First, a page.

I expect that the candidates will lead off with a position statement, all of which will be fairly alike in saying they warmly support our community. I am hopeful that the moderators can move beyond a recitation of each candidate’s past positions.  I would like to see some proposals for concrete actions for the future.

What do you think they need to address? Why is HR1777 important?

How will each candidate help to enact an amendment to the Civil Rights Act of 1964 to make sure that discrimination against LGBTQ individuals is banned?  What executive orders will they issue?  Will they allow discrimination in the name of religious freedom? Not only have these issues not been clearly covered, but I can’t recall ANY of the candidates mentioning lesbians as being anything except part of the queer alphabet they have memorized so well.  Since women generally live longer than men and since HIV ravaged so many more men than women in the LGBT communities, I would love to hear them address HR1777, the Ruth and Connie Elder Americans Act of 2019.  “To amend the Older Americans Act of 1965 to provide equal treatment of LGBT older individuals, and for other purposes.”   Our elders are a “vulnerable population,” often subject to abuse and denial of services, sometimes in the name of religion. What is their proposed solution? President Obama and Secretary of State Hilary Clinton made a concerted effort to combat (sometimes deadly) homophobia in other countries.  What steps are the candidates prepared to take to stop the persecution and murder of LGBTQ individuals in other countries?  Will the American flag fly at all U.S. embassies during Pride?  Will 10% of our ambassadors be LGBTQI?

What do you want to see happen regarding family planning rights for the LGBTQ+ community?

Only three states and the District of Columbia prohibit discrimination against prospective LGBTQ foster parents and 10 states actively allow discrimination. I would like to see the government remove funding from any adoption or foster parent agency that discriminates against any prospective parent. It’s not going to happen, but I want to hear candidates actually say that they think we are just as capable of raising wonderful children as heterosexuals. I would like to hear them say that trans-people should be able to adopt and foster.

How do we stop the persecution and murder of LGBTQ+ individuals, especially Black Trans Women?

It is difficult to stop murder of any sort in a country with so many armed and angry right-wing white men. Most of the candidates are for some form of gun control, but I would like to see them promise to prosecute homophobic and trans-phobic murderers to the full extent of the law.  And how about sending some federal marshals into schools to free up the restrooms and enable equal access for trans students (the way that the federal government helped racial integration of schools)? How about a special initiative to offer education and job training and then—yes, good jobs!—to trans women of color?  I’m sure the murder rate would drop.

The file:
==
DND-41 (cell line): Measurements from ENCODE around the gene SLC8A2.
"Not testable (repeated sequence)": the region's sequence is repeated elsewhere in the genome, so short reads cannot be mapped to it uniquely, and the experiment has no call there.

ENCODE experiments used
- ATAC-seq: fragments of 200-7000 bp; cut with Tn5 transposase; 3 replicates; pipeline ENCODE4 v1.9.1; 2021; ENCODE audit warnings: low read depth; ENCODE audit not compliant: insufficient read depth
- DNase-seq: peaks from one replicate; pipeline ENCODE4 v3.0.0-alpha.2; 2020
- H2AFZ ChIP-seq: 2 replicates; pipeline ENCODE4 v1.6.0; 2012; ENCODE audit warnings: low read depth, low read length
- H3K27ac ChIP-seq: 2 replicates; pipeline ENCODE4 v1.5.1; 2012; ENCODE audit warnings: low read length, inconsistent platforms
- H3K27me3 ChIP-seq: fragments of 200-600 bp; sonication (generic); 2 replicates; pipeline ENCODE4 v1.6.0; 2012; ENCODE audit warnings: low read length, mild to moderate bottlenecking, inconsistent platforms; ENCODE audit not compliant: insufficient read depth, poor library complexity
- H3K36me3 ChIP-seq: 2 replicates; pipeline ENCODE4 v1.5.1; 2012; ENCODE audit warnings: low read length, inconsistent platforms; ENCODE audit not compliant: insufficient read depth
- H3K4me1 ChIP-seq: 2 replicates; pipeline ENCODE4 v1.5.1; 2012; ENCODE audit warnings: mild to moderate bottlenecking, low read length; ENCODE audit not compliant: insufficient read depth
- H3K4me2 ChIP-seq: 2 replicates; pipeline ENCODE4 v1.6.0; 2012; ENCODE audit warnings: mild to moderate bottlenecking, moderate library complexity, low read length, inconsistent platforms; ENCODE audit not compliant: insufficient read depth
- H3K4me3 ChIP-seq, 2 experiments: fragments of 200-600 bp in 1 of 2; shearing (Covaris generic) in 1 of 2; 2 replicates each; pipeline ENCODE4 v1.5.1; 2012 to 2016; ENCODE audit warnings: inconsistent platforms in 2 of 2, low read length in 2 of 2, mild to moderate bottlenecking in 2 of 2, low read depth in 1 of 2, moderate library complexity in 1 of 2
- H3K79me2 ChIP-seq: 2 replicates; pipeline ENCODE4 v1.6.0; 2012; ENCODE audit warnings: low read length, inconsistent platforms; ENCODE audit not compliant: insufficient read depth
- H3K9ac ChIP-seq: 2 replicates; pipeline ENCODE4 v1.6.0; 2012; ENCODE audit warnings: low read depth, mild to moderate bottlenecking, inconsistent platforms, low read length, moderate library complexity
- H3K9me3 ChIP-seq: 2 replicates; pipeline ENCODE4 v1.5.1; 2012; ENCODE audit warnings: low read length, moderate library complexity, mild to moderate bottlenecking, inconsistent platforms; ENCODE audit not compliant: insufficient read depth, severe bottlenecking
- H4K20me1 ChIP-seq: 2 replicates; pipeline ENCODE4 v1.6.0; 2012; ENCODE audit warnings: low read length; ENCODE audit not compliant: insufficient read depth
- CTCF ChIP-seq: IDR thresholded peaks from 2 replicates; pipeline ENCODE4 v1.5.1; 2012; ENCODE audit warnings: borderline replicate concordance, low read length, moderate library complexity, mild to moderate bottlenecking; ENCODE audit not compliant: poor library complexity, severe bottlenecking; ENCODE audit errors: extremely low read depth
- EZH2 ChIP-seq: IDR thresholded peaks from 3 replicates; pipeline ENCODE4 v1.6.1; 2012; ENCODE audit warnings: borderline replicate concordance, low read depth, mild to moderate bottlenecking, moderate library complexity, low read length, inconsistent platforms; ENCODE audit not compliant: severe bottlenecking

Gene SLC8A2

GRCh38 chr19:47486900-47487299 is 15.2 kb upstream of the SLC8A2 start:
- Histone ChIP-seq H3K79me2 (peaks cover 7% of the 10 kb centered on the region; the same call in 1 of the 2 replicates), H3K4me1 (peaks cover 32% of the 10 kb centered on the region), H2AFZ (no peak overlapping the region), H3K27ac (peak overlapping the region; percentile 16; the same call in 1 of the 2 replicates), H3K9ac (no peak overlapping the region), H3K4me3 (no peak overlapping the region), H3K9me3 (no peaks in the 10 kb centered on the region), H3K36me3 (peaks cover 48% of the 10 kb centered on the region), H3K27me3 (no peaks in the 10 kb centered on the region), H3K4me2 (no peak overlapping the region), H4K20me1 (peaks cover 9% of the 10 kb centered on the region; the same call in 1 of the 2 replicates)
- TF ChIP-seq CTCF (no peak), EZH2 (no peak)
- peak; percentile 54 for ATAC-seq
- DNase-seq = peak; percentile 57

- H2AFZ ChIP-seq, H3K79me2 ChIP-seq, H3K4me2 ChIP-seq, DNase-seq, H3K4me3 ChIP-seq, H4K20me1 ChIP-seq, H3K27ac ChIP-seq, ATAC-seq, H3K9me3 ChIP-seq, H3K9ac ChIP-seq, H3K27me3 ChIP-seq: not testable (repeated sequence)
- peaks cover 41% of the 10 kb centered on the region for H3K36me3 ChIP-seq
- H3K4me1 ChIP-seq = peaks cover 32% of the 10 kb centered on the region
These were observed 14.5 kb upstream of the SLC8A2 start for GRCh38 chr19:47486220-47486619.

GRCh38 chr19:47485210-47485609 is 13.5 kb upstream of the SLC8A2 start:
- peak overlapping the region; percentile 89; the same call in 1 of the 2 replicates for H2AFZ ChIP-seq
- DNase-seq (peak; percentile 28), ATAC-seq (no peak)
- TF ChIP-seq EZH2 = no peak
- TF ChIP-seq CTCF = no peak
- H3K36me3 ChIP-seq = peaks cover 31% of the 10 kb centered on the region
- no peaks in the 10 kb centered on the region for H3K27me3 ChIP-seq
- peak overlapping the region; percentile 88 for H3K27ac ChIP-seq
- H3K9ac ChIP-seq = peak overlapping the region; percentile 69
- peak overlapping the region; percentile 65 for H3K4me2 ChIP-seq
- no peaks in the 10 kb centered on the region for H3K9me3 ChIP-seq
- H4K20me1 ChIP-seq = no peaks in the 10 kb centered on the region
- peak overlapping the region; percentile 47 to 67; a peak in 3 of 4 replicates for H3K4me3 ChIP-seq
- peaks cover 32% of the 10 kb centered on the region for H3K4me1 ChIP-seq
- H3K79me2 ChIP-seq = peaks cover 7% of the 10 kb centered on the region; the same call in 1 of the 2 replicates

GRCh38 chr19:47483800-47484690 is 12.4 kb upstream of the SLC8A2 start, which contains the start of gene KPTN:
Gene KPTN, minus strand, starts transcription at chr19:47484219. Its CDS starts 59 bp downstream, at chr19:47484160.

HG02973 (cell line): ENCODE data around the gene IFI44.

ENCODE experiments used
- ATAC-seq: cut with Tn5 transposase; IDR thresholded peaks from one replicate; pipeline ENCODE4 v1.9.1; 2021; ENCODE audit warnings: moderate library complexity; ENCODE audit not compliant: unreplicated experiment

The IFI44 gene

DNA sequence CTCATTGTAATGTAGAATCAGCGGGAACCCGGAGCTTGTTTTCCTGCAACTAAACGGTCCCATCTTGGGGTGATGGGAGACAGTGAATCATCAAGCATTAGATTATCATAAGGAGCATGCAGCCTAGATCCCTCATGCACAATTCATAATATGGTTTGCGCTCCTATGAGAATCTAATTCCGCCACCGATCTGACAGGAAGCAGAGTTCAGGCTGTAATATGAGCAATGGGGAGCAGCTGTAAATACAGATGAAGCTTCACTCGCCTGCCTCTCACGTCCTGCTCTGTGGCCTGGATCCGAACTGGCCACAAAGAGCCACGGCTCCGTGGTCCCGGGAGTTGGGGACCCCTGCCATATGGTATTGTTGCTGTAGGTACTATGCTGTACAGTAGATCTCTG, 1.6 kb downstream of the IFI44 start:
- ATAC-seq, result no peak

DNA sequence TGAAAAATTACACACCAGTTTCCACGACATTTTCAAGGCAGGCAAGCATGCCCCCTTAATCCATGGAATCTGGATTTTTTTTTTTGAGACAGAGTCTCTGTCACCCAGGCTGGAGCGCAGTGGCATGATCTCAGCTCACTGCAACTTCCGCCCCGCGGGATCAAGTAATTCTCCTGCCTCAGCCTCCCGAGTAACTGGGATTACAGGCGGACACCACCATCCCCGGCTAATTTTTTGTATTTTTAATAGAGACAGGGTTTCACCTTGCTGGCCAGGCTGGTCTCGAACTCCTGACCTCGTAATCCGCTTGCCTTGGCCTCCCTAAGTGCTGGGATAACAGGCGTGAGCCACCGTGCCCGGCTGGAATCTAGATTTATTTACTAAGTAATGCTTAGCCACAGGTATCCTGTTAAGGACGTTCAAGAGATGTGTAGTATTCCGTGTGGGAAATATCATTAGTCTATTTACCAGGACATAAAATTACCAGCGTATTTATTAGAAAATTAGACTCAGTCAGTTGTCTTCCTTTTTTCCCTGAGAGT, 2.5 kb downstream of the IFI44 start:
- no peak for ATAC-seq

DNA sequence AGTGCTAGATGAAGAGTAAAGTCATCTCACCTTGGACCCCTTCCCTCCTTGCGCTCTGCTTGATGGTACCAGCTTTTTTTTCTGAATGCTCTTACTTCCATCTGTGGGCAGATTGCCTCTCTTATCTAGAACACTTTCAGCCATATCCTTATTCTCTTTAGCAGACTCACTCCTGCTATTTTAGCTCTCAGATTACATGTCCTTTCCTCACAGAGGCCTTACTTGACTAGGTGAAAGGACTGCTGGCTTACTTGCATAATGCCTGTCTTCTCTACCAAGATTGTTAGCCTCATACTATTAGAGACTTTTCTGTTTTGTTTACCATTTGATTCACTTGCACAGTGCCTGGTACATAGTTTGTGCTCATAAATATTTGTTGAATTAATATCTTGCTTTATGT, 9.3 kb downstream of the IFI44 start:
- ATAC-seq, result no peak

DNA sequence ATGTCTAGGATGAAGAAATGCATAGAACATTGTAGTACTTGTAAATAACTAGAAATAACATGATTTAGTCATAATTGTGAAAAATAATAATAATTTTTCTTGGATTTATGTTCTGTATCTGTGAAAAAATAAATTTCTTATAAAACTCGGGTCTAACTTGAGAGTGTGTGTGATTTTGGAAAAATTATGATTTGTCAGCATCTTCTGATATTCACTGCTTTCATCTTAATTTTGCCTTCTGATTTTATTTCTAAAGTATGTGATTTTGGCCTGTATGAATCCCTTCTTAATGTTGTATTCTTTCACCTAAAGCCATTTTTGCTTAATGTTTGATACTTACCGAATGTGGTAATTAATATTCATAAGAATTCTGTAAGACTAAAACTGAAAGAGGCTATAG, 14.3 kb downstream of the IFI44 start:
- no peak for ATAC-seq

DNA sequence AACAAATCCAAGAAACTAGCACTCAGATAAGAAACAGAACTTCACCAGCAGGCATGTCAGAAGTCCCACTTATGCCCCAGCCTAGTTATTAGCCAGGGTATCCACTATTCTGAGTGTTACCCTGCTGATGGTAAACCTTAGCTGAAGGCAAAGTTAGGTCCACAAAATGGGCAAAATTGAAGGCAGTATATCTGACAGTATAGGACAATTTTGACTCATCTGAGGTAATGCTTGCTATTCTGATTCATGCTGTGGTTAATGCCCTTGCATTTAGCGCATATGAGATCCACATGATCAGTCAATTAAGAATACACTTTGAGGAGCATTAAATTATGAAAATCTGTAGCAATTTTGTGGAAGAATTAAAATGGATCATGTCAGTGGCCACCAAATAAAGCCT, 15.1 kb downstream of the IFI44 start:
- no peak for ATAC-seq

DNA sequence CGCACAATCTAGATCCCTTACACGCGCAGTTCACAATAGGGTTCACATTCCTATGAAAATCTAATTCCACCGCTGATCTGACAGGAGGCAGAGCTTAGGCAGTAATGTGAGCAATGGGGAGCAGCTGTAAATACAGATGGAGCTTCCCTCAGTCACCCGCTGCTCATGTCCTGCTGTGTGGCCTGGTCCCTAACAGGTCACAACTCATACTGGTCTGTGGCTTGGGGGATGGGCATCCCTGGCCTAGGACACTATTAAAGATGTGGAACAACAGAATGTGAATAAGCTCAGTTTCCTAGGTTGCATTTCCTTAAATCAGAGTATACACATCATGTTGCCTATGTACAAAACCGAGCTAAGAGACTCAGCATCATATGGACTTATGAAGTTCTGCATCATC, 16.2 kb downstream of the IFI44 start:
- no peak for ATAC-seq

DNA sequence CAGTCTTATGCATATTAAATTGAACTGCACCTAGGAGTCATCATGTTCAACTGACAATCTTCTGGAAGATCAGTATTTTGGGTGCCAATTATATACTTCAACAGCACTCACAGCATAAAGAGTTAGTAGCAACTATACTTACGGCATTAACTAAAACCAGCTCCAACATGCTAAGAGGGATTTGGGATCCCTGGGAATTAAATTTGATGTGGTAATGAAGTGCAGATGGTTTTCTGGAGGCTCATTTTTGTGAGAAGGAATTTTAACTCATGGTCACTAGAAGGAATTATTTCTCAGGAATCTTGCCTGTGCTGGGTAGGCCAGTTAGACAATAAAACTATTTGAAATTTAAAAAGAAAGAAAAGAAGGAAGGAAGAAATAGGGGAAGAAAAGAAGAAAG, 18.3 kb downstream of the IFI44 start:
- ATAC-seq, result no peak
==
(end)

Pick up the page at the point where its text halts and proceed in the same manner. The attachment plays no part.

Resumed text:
Who would you want to see representing the LGBTQ+ community as a lifetime appointed federal judge?

Love this question!  First of all, I agree with Andy Humm that we should pack the courts, even if we have to expand the number of Supremes and other judges.  If the Senate is still held by Republicans, would the candidates declare a “national emergency” and fill the seats? There have been at least 12 out state supreme court justices, 10 of whom are still serving, and all of them are from blue states, so let’s invite all of them to be on the federal bench.  Each one already has more experience that many of the Federalists appointed by Trump. Also at the top of my list would be Roberta A. Kaplan, Edie Windsor’s lawyer.  We also have plenty of talented attorneys at Lambda Legal, the Transgender Law Center, and the National Center for Lesbian Rights.

Why is it important for folks to watch this Town Hall?

Our chosen families, our jobs, our educations, our right to weddings and wedding cakes, our right to live where and how we want, and perhaps our very lives are at stake! If you are among the very privileged with a private plane to scoot you off to a friendlier political clime, you can ignore the goings on. But for the 99 percent of us who are less privileged, we cannot afford to ignore the current race.  If you cannot live without your queer life or don’t want to, tune in.

Read the article.

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"The Nation" featured Pace University professors Emily Gold Waldman and Bridget Crawford in "Is the tax on tampons unconstitutional?"